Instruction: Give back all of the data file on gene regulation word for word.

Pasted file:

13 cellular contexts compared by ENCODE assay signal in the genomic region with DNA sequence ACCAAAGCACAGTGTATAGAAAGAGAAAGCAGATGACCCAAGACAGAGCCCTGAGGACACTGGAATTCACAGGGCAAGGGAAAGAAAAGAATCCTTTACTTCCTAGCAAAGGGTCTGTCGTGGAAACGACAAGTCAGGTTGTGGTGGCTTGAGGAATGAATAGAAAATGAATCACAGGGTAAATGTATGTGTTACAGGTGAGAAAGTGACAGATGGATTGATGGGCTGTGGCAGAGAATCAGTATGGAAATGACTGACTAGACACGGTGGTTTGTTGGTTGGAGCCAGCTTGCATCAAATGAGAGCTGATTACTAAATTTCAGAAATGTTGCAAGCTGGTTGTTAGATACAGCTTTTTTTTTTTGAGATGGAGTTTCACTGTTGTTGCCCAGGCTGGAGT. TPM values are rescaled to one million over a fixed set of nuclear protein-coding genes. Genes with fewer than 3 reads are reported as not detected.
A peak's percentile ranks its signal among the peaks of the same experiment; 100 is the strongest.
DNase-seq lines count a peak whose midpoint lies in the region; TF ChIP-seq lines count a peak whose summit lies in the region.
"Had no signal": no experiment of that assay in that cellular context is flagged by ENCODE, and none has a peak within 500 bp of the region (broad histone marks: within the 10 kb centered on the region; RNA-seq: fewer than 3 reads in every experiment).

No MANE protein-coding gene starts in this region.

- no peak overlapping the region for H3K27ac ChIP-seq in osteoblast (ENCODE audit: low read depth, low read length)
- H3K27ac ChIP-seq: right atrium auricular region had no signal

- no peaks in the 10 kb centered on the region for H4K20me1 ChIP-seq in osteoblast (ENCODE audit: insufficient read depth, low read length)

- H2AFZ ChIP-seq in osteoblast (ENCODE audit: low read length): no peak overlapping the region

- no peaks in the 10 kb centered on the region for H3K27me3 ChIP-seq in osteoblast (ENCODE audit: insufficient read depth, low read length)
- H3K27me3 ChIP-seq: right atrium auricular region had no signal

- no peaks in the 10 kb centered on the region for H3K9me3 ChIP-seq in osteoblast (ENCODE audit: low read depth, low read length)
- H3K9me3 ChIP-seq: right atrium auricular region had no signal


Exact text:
13 cellular contexts compared by ENCODE assay signal in the genomic region with DNA sequence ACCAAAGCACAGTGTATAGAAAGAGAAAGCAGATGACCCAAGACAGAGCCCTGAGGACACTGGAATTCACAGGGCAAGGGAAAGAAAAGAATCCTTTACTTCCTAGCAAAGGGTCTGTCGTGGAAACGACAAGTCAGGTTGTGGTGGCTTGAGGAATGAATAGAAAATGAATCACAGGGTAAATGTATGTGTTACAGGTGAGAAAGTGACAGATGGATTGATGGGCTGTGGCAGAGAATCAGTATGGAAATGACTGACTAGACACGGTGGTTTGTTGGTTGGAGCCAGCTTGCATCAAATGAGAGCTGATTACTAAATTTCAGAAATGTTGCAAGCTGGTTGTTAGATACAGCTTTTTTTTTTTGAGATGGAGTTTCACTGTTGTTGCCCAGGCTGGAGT. TPM values are rescaled to one million over a fixed set of nuclear protein-coding genes. Genes with fewer than 3 reads are reported as not detected.
A peak's percentile ranks its signal among the peaks of the same experiment; 100 is the strongest.
DNase-seq lines count a peak whose midpoint lies in the region; TF ChIP-seq lines count a peak whose summit lies in the region.
"Had no signal": no experiment of that assay in that cellular context is flagged by ENCODE, and none has a peak within 500 bp of the region (broad histone marks: within the 10 kb centered on the region; RNA-seq: fewer than 3 reads in every experiment).

No MANE protein-coding gene starts in this region.

- no peak overlapping the region for H3K27ac ChIP-seq in osteoblast (ENCODE audit: low read depth, low read length)
- H3K27ac ChIP-seq: right atrium auricular region had no signal

- no peaks in the 10 kb centered on the region for H4K20me1 ChIP-seq in osteoblast (ENCODE audit: insufficient read depth, low read length)

- H2AFZ ChIP-seq in osteoblast (ENCODE audit: low read length): no peak overlapping the region

- no peaks in the 10 kb centered on the region for H3K27me3 ChIP-seq in osteoblast (ENCODE audit: insufficient read depth, low read length)
- H3K27me3 ChIP-seq: right atrium auricular region had no signal

- no peaks in the 10 kb centered on the region for H3K9me3 ChIP-seq in osteoblast (ENCODE audit: low read depth, low read length)
- H3K9me3 ChIP-seq: right atrium auricular region had no signal